At that moment, the Earth's axis will tilt the Northern Hemisphere at its largest angle away from the sun, according to Pamela McCown, coordinator at the A-B Tech Institute for Climate Education.
Today and tomorrow will have the shortest daylight hours of 2011 in Western North Carolina, with each day having just under 9 hours and 45 minutes of sunlight, notes McCown. After the solstice, "we will gain precious daylight each day as the Earth’s Northern Hemisphere begins to pick up more sunlight on our yearly trek around the sun," she wrote in a recent email, adding: "You can understand why our ancestors would celebrate the return of the sun in late December with festivals that would last for days, even weeks."
By the summer solstice in June, Asheville sees 14 hours and 34 minutes of daylight, notes McCown.
"For many of us, the winter solstice passes almost unnoticed thanks to modern conveniences like electricity and cars with headlights," she observes. "But these are relatively new technologies that allow us to function through the long hours of darkness that occur this time of the year. Past generations were much more aware of the changing seasons because the lack of natural light had a significant impact on one’s ability to be productive."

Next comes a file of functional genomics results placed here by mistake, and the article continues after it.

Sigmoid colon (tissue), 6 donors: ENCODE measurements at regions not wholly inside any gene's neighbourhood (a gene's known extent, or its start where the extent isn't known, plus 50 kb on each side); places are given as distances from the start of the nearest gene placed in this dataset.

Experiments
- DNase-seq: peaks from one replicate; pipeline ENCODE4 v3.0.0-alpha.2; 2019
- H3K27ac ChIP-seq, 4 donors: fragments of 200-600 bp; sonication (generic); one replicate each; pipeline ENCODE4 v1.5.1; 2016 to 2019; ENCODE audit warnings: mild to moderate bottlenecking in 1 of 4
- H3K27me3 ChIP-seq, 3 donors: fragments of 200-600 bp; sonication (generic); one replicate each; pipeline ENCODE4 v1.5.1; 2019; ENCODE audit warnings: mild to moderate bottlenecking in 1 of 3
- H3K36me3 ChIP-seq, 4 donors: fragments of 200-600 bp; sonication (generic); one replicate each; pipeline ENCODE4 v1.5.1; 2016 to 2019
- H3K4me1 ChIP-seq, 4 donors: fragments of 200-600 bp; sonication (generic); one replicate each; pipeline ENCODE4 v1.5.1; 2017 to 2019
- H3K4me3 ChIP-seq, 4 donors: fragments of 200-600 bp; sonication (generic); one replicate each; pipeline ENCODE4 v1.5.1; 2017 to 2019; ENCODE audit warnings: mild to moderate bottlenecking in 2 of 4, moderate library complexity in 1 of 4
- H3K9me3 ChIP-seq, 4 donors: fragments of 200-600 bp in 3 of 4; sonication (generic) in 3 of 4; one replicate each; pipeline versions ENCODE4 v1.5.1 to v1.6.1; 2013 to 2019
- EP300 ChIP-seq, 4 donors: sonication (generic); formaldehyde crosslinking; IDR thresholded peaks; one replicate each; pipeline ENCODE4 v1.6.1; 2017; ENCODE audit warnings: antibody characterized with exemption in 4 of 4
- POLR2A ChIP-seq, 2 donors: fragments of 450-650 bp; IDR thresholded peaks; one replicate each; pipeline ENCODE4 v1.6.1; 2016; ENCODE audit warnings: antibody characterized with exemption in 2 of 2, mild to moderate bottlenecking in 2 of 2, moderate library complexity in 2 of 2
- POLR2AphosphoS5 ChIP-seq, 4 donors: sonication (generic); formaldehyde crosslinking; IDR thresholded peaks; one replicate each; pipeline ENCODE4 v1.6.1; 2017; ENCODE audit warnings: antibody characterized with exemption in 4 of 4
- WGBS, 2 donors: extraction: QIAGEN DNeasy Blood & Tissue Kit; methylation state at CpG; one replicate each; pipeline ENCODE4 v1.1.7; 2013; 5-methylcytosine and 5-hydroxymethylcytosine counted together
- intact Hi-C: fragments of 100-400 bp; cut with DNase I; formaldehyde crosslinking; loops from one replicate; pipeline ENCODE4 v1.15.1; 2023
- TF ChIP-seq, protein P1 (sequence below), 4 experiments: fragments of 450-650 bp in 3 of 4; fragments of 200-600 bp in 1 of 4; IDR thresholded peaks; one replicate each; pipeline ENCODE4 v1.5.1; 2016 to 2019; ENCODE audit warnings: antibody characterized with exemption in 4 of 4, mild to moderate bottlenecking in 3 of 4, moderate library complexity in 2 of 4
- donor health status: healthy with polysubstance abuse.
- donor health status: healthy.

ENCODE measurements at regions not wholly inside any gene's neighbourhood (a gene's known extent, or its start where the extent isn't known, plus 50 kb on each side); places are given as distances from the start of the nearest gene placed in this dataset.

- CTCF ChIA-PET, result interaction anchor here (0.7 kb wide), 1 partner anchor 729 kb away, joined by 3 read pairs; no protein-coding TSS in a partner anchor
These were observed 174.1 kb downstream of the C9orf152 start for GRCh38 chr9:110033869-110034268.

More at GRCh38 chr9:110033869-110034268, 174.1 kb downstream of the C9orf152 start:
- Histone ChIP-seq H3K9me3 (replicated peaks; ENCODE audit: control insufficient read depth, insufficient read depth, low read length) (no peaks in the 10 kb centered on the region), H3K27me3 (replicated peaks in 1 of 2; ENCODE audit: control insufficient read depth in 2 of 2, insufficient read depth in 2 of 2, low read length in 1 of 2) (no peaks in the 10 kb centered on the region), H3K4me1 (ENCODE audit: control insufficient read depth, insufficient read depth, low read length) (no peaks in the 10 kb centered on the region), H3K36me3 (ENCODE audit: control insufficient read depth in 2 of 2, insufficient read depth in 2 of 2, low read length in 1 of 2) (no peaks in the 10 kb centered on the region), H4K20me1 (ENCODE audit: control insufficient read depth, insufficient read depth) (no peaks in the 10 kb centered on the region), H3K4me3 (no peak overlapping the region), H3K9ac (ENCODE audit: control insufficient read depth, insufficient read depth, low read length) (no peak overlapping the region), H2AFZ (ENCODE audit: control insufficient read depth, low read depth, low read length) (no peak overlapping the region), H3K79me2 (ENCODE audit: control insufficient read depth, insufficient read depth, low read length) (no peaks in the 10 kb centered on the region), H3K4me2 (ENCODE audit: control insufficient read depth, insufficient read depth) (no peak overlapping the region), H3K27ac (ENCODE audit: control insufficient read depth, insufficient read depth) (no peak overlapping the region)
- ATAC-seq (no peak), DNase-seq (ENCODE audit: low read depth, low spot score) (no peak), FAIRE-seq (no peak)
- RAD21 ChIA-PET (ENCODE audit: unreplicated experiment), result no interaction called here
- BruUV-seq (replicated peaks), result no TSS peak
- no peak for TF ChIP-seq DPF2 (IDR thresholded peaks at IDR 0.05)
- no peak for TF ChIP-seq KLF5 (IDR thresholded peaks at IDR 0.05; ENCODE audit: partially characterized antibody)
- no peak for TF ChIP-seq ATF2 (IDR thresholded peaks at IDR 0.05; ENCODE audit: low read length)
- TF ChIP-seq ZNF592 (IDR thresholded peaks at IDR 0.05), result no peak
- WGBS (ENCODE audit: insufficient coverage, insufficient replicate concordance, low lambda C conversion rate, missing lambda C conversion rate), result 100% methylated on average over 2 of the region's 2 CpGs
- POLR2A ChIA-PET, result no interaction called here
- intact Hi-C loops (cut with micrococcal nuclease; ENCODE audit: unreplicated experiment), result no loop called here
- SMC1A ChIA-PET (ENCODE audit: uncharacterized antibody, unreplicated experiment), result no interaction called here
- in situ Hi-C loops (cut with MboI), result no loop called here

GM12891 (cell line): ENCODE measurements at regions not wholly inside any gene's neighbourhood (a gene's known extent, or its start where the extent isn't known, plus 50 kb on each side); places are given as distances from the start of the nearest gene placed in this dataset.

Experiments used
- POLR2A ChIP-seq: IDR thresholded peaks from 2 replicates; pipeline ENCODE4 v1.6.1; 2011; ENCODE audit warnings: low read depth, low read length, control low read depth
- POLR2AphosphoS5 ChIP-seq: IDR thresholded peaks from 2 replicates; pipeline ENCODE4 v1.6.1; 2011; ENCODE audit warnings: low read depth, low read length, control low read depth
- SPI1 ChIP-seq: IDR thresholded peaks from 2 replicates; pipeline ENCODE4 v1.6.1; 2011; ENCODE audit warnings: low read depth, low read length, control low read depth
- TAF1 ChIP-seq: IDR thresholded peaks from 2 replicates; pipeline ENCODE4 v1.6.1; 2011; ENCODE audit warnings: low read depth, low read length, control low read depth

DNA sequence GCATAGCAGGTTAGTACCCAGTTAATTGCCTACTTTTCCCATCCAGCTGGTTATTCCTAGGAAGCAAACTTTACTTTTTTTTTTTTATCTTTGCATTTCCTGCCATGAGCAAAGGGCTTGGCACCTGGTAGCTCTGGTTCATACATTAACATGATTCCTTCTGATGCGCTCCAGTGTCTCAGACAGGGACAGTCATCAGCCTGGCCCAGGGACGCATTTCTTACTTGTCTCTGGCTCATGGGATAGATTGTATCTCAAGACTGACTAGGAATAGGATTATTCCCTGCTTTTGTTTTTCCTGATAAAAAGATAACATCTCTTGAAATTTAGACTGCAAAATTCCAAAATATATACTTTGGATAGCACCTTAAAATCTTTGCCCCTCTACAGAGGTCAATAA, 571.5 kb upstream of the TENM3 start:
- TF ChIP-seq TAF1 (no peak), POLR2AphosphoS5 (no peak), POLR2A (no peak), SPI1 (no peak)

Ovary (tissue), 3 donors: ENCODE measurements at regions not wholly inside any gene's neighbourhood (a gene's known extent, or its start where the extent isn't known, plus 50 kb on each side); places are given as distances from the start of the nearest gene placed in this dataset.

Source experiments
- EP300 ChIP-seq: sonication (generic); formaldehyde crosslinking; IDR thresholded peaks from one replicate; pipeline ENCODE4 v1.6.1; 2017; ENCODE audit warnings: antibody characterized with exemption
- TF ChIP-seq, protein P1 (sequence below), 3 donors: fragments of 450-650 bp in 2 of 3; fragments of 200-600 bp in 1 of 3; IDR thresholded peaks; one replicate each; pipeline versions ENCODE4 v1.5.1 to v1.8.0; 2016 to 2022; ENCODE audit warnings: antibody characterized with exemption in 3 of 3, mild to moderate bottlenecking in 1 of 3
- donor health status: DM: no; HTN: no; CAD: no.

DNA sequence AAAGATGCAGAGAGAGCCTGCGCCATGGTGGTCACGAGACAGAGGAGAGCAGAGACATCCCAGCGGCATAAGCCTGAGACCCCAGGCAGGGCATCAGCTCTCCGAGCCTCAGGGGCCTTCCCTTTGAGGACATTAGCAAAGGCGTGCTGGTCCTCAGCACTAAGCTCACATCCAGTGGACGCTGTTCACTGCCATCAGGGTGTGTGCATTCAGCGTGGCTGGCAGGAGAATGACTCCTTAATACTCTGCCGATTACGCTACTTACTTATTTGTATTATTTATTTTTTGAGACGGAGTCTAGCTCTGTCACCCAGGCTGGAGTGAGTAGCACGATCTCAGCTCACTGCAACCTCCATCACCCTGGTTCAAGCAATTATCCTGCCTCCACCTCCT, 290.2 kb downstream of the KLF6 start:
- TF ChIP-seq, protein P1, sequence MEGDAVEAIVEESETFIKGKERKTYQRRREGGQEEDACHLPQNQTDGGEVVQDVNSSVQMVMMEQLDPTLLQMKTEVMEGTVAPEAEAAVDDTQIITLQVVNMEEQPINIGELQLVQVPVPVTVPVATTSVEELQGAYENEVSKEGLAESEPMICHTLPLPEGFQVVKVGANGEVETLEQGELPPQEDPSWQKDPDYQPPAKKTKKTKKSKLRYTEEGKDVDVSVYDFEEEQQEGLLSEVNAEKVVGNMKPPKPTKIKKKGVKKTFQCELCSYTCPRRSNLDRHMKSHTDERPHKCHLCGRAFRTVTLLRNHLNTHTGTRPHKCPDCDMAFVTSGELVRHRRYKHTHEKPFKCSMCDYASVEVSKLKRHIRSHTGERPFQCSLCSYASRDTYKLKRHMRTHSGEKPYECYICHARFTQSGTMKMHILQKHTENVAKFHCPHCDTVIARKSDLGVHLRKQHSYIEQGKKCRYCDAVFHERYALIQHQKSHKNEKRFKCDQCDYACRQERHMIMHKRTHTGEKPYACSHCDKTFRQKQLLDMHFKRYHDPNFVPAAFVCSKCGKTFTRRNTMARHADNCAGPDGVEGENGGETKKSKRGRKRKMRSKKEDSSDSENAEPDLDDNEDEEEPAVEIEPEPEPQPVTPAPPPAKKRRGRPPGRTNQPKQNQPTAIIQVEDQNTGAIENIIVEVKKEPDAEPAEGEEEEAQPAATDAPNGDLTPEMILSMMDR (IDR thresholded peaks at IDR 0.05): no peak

McCown adds: "I encourage you to take time over the next couple of days to notice where the sunrise and sunset occur on the horizon. This is as far south as the sun will appear to us, and the difference between where the sun rises and sets in December, and where it rises and sets well to the north in June, is truly amazing."
Click here to watch a short video that shows how the light projected on to the Earth from the sun changes throughout the year. (The video was produced using a series of images taken by the European Organization for the Exploitation of Meteorological Satellites).